Hom: Definitely. To go with what Tony says, we really don’t have much overhead when we need to respond to future projects. When there's an uptick in activity, there is no way to have more resources available. So we need to build that into our infrastructure to allow for that dynamic bandwidth to happen from a personal level.

Gardner: We’re here of course at VMworld 2014. There’s lot of news going on. Anything in particular piquing your interest, perhaps with the OpenStack support in the EVO Hyper-Converged Infrastructure? What is now on your agenda after hearing some news to reach those goals as you describe them?

EVO looks pretty nice

Morshed: There are a couple of things. EVO looks pretty nice. I was out on the floor and looking at it yesterday and talking with the CIO and I see it as something that we might be able to use for some of our outlying offices, where we have around 100 to 150 people. We can drop something like that in, put virtual desktop infrastructure (VDI) on it, and deliver VDI services to them locally, so they don't have to worry about that traffic going over the wide area network (WAN).

The other piece is the acquisition made recently with CloudVolumes and looking at how we can use that to leverage our VDI structure. We're using another product right now in that space, but again with CloudVolumes it’s been a part of VMworld. It’s more interesting, because we know that the chances of all the software being upgraded and updated in at the same time in interoperability is greater if it’s a VMware product.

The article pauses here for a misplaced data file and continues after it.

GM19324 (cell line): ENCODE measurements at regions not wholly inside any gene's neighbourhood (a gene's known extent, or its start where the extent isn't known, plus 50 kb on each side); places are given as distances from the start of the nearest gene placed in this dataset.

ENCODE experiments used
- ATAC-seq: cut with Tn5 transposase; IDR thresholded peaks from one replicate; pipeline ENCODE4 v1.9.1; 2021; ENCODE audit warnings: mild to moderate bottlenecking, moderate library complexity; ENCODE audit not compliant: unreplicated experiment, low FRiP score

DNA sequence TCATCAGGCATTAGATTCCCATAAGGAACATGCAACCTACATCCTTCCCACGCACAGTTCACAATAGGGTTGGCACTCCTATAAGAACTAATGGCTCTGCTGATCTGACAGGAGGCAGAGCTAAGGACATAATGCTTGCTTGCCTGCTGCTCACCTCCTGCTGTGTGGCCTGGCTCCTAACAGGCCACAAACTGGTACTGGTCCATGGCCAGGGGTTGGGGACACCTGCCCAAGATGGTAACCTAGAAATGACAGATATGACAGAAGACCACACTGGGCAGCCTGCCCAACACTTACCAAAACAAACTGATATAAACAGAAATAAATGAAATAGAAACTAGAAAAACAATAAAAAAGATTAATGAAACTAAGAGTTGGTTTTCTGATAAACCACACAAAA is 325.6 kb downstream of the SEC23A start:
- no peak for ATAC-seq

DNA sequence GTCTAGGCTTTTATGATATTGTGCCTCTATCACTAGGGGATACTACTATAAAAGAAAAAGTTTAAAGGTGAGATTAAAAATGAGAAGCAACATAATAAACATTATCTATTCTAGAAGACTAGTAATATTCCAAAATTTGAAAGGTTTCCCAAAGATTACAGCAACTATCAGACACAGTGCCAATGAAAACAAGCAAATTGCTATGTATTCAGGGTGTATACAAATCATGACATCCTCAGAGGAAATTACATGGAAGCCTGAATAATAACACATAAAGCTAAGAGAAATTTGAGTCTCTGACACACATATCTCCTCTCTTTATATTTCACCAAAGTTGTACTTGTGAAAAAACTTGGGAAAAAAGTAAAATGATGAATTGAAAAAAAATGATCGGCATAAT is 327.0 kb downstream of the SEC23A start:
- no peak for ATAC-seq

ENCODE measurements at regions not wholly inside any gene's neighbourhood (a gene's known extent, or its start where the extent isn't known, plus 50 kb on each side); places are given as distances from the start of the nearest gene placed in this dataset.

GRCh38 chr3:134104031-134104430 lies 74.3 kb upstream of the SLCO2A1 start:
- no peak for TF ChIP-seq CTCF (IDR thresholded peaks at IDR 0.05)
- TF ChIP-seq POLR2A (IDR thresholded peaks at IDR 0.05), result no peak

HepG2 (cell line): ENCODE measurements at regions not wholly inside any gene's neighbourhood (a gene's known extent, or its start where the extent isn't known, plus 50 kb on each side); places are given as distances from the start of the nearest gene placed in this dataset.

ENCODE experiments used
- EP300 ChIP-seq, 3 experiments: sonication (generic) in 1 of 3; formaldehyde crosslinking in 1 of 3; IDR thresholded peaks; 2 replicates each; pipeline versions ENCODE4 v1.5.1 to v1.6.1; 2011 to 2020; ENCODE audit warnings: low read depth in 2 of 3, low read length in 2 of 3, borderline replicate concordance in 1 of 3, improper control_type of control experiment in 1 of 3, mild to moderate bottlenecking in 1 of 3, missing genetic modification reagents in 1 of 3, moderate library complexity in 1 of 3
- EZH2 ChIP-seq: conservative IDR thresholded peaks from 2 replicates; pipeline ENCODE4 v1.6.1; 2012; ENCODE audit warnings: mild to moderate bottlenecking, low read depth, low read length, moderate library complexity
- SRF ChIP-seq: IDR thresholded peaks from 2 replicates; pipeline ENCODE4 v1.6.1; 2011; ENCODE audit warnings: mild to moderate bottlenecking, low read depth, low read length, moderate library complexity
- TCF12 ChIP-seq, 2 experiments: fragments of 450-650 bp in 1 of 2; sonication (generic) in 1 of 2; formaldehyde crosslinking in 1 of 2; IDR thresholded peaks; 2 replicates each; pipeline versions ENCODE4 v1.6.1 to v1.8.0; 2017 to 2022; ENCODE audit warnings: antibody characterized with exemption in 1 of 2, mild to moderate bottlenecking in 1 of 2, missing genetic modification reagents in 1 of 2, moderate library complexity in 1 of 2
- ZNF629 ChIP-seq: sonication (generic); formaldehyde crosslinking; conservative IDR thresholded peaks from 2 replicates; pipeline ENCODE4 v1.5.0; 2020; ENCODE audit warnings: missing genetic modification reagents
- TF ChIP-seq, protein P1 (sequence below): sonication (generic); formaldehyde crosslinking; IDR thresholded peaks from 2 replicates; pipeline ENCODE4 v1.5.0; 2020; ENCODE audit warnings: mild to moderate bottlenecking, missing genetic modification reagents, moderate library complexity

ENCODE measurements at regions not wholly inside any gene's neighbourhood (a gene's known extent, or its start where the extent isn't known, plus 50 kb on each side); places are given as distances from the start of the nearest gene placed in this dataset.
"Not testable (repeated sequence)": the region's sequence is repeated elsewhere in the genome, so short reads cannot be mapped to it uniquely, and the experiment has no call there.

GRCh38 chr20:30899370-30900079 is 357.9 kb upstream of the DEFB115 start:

For us, it’s been a real struggle to make sure that all the products that we use, interact and as there’s an upgrade, everything upgrades at the same time. To me, those are the two biggest things that I'm getting out of the announcements.
The business could come up with more dollars, but to be able to be more agile and more flexible is where it really pays off.

Gardner: Right and it’s like building a virtuous cycle of adoption benefit because when you do the SDDC built on virtualization that provides a public-cloud benefit. Then, you can start realizing those end-user computing benefits like VDI. So, there’s really this snowball effect.

Is that something that you’ve been able to demonstrate? Do you have any metrics of success that you can point to?

Morshed: We do have some tangible benefits. We have reduced our CAPEX by somewhere around 40 percent and our OPEX around 32 percent. I don’t have the numbers, but we have deployed VDI in the Department of Water Resources and we already virtualized about 600 to 800 desktops. Not only is it helping us save costs there; it’s also used as a strategy for a remote access as a strategy to help protect our server infrastructure by using VDI for admins.

So there are those tangible things that you can reach out and measure and those intangible things, where it’s allowing us to do something easier and more flexible. That, for me, is the bigger win. The business could come up with more dollars, but to be able to be more agile and more flexible is where it really pays off.